Shoot first, ask questions later
Steven Poole’s struggle to find the trigger in the enigmatic Resogun
One advantage of being someone who mostly writes about subjects other than videogames is that I am happily interested in the moments when it seems that I am a particularly stupid, or at least irredeemably non-‘core’, player. And so I here confess: I did not understand Housemarque’s Resogun. My friends were raving about it on Twitter, so I bought it on its PS4 release, and spent half an hour marvelling at the pretty visuals – remember the time when voxels were the future of 3D exploration games, instead of the future of retro shooters? – and wondering what the hell I was supposed to be doing.
It seemed to be a bit like Defender (one of my all-time favourite videogames), but why were the little green humans in boxes? And why were they sometimes out of the boxes? And why did they sometimes turn red inside their boxes? I did some cursory googling, but to no avail. So I assumed I was just not getting it, whatever it was, and abandoned the game. Resogun, I decided, was superboutique and niche: something for the ultraclued-up, wired-in crowd. Not for me.
Then Resogun came out on Vita in December, and thanks to Cross-Buy it was free, so I downloaded it again. And this time I did some more googling, and there was a lot more to read about it. Even the developers had at last put out a manual for the game. So I tried playing it again, and of course it is a glorious neo-retro twitch shooter with lovingly engineered risk-reward mechanics, bosses that are somehow both forbidding and hilarious, and a beautiful electronic soundtrack. It is the most retina-titillating, rush-inducing kind of interactive fireworks display, and was my second-best Christmas present after a gift membership of the Wine Society (a writer has to have his priorities straight, after all). It is now my favourite game on Vita, bar none. Resogun, I very belatedly saw, is just amazing.
But maybe, actually, I hadn’t been stupid in the first place. Maybe I was just one of who-knows-how-many players of Resogun on its first release who were flat-out discouraged, rather than epistemologically seduced, by the apparent lack of information supplied with the game about how to play it. That decision evidently pleased a lot of people, but I wonder how many more it simply puzzled and frustrated.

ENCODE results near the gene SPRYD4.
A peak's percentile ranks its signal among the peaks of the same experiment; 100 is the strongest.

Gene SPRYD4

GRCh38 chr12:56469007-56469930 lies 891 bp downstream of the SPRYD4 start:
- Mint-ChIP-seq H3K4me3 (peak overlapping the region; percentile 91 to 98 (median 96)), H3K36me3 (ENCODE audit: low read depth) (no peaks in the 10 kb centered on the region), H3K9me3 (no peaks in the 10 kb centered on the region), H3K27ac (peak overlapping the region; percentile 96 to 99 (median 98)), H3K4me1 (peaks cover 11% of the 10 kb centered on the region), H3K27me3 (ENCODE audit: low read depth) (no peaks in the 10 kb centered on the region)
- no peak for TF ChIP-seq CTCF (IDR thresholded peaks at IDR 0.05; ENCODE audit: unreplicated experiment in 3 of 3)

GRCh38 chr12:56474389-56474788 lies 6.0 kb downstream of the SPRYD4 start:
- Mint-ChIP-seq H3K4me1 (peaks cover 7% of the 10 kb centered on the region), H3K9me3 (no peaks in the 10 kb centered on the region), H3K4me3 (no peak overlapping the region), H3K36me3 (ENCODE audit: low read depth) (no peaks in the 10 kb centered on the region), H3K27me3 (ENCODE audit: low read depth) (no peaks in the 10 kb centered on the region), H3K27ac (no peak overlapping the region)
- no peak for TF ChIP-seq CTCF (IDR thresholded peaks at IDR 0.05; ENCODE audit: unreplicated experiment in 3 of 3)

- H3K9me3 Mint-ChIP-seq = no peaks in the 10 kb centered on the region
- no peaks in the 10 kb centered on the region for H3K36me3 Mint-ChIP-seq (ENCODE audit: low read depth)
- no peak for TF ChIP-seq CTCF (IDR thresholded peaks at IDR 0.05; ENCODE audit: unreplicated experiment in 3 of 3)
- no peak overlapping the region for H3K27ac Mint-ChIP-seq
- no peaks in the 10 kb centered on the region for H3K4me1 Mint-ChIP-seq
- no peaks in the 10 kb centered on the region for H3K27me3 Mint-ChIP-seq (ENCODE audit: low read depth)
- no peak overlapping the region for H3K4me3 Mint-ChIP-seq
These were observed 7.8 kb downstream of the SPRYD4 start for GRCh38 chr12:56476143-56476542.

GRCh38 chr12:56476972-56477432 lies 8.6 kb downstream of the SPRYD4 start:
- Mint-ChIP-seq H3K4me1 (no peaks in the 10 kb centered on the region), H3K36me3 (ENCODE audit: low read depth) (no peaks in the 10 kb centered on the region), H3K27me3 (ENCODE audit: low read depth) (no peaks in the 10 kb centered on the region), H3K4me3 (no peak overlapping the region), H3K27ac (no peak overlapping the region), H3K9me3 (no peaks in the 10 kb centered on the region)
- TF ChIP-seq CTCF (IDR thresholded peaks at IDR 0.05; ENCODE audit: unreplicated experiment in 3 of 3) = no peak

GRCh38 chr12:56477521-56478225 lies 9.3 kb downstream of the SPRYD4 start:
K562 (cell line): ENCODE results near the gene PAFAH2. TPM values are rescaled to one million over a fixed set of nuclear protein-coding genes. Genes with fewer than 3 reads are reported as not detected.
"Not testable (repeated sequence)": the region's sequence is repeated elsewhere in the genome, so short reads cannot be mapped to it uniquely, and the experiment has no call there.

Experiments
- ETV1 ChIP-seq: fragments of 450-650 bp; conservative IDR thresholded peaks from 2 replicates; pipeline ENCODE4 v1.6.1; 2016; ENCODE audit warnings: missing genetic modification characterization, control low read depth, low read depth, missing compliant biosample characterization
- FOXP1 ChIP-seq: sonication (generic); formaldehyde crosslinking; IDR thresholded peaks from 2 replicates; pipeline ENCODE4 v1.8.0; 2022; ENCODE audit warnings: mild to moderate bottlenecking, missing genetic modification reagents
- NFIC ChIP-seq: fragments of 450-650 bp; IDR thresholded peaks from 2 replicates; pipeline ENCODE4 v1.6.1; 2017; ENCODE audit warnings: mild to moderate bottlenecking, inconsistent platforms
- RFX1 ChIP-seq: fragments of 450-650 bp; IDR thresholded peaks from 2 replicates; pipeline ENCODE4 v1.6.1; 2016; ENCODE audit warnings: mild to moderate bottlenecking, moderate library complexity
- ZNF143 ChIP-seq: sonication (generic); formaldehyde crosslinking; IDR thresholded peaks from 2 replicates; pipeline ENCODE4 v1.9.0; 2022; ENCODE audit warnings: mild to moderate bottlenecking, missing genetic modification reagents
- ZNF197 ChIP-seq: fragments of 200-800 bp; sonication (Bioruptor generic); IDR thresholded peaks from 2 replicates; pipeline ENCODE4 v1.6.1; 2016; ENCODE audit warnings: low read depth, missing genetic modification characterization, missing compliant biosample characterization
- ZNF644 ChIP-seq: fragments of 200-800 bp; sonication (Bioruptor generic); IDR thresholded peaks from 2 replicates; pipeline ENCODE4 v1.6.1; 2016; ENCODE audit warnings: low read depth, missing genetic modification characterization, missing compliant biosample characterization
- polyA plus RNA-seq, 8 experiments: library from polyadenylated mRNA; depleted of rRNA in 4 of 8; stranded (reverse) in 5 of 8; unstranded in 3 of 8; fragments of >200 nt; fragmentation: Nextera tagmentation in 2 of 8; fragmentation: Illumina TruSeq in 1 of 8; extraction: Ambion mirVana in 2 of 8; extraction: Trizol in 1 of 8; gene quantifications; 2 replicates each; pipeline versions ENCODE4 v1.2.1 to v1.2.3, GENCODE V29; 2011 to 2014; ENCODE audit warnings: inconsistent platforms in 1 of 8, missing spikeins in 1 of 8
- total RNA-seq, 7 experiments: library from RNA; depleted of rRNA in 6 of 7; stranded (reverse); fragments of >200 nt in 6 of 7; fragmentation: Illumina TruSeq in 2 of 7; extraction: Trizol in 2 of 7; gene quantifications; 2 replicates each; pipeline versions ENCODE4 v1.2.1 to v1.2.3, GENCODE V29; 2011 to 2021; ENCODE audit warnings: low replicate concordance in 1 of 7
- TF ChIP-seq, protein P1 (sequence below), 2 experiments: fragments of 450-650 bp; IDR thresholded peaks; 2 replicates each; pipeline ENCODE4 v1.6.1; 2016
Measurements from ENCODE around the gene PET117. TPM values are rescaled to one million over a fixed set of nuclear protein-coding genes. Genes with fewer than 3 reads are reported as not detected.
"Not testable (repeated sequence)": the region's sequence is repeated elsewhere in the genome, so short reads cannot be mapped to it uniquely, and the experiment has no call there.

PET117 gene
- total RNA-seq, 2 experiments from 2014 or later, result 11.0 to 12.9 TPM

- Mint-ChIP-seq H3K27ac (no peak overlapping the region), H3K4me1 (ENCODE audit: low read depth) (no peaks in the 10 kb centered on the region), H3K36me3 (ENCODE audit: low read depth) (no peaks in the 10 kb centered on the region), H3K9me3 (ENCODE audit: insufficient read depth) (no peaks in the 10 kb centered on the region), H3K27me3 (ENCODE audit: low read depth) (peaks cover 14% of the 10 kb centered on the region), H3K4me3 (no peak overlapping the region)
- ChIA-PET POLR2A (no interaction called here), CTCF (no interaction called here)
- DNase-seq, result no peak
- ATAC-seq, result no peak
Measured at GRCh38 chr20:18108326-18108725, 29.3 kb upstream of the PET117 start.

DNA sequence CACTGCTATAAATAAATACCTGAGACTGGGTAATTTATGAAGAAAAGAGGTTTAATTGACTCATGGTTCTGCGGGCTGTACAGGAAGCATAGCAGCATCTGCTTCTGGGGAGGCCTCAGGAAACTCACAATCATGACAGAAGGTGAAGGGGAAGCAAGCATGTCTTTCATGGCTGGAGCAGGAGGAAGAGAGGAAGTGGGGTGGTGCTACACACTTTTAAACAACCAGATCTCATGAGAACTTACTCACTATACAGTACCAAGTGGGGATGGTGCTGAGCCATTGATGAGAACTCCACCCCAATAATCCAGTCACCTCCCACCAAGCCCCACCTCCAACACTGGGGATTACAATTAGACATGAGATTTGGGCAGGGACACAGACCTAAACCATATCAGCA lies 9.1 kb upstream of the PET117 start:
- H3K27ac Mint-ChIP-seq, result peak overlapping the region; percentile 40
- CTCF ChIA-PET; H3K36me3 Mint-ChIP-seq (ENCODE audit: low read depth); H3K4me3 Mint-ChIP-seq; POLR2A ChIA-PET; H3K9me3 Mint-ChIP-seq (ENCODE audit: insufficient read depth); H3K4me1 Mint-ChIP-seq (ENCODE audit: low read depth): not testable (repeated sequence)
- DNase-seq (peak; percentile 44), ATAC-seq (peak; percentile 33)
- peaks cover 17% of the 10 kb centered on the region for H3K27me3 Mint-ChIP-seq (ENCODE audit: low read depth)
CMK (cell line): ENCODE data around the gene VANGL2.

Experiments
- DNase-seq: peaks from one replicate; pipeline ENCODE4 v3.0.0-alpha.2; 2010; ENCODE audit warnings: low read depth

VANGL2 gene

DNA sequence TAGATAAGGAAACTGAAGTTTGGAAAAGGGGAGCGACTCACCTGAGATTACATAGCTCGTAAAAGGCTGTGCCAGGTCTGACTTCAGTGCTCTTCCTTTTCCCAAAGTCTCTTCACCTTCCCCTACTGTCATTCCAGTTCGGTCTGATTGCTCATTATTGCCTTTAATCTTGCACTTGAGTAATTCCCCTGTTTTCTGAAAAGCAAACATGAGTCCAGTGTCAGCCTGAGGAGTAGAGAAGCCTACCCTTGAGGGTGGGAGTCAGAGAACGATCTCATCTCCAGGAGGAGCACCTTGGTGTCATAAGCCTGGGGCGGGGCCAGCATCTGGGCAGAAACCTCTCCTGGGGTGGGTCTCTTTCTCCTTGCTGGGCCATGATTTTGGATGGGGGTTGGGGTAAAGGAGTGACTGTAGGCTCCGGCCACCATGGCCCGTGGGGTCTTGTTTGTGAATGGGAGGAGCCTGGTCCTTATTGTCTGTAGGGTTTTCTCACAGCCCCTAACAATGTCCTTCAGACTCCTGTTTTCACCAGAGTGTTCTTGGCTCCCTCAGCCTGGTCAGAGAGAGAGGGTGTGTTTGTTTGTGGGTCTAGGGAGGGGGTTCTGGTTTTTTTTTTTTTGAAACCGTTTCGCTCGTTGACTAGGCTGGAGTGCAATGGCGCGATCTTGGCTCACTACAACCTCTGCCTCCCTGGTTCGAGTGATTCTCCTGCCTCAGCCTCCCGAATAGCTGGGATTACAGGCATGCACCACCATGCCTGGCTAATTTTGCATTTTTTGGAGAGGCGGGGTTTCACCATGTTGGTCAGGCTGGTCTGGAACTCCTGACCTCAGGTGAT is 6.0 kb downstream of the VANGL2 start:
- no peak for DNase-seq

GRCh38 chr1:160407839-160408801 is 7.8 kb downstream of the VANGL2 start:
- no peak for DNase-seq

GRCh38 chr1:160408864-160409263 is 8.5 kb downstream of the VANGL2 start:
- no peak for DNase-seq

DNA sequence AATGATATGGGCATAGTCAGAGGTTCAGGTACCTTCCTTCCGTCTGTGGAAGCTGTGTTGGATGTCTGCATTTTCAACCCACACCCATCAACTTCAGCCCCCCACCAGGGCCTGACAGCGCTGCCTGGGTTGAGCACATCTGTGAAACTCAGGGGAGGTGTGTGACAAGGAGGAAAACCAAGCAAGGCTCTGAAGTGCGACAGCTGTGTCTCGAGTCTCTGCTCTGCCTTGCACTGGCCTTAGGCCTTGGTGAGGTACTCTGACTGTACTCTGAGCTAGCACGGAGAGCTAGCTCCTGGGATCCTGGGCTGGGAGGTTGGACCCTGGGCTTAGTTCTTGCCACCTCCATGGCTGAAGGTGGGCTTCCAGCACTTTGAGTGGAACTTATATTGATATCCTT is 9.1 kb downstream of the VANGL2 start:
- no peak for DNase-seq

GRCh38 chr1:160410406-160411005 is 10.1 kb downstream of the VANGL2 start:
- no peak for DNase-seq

Some kind of brief instructions are, of course, the norm. Ever since “Avoid missing ball for high score,” the vast majority of videogames have come with directions — more or less laconic, and often leaving important aspects to be discovered by the player, but still generally describing the game’s main aim. No doubt, however, different people have different levels of tolerance for mystery. Evidently the early
Resogun adopters who wrote the excited forum threads detailing all their latest discoveries in reverse-engineering the mysterious gameplay and its nuances were having fun. And this is not a sort of fun to be despised, but it’s a sort of metagame that doesn’t appeal to me. Let me just play the game and see whether I like it, rather than having to figure out what the hell the game is in the first place.
Try an analogy with a much older game. Imagine not knowing how to play chess, and not being able to find out (by, say, reading chess books or Internet tutorials), and yet being expected to enjoy a chess videogame in which nothing was explained, and you (or your fan community) had to work out all the rules by yourself by trial and error. As a social exercise, this could also be quite a thrilling invitation to group detective work. But my point would be that the game of chess itself is much more interesting than just getting to the starting line in terms of comprehension could ever be. And so refusing to explain it retards the superior enjoyment that a player will experience once the rules are understood.
Similarly, I find it much more fun to play Resogun with some understanding of what I am doing than I did when I was wondering what the hell Resogun was about. Different strokes, perhaps. But sometimes withholding crucial information threatens to look too much like an artificial attempt to create social-media buzz. And
Resogun is too good a game to be marketed in such a gimmicky way. Give me my weapon — my Resogun, ah, my resonant gun, my resolute gun, my resourceful gun — but please also explain how I am supposed to shoot the bloody thing.
Let me just play the game and see whether I like it, rather than having to figure out what the hell it is in the first place